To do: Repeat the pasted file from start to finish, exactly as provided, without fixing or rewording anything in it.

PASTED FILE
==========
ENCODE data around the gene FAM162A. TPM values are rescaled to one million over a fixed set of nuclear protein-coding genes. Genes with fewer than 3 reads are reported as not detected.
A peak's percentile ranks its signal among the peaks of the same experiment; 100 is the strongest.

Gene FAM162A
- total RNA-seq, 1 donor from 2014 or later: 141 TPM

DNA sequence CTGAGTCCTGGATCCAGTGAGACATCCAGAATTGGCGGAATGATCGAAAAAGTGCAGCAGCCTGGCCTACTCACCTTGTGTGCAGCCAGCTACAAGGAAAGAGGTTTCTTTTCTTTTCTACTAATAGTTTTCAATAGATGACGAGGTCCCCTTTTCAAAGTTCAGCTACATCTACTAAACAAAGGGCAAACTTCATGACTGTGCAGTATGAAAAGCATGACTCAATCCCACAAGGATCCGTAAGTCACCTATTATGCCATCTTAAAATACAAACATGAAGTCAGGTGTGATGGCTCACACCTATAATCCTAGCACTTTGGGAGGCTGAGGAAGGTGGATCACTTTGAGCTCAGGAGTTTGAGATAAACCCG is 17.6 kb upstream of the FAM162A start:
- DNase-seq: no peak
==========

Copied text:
ENCODE data around the gene FAM162A. TPM values are rescaled to one million over a fixed set of nuclear protein-coding genes. Genes with fewer than 3 reads are reported as not detected.
A peak's percentile ranks its signal among the peaks of the same experiment; 100 is the strongest.

Gene FAM162A
- total RNA-seq, 1 donor from 2014 or later: 141 TPM

DNA sequence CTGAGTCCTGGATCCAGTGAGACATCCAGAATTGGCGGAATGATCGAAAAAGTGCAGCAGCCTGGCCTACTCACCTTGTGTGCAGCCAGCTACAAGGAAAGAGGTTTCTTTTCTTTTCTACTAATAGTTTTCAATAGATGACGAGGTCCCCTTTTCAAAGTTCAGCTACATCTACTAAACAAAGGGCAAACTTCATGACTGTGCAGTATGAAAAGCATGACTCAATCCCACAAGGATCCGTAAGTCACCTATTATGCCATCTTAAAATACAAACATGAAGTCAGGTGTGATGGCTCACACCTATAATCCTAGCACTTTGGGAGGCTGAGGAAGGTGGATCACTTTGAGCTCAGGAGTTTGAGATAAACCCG is 17.6 kb upstream of the FAM162A start:
- DNase-seq: no peak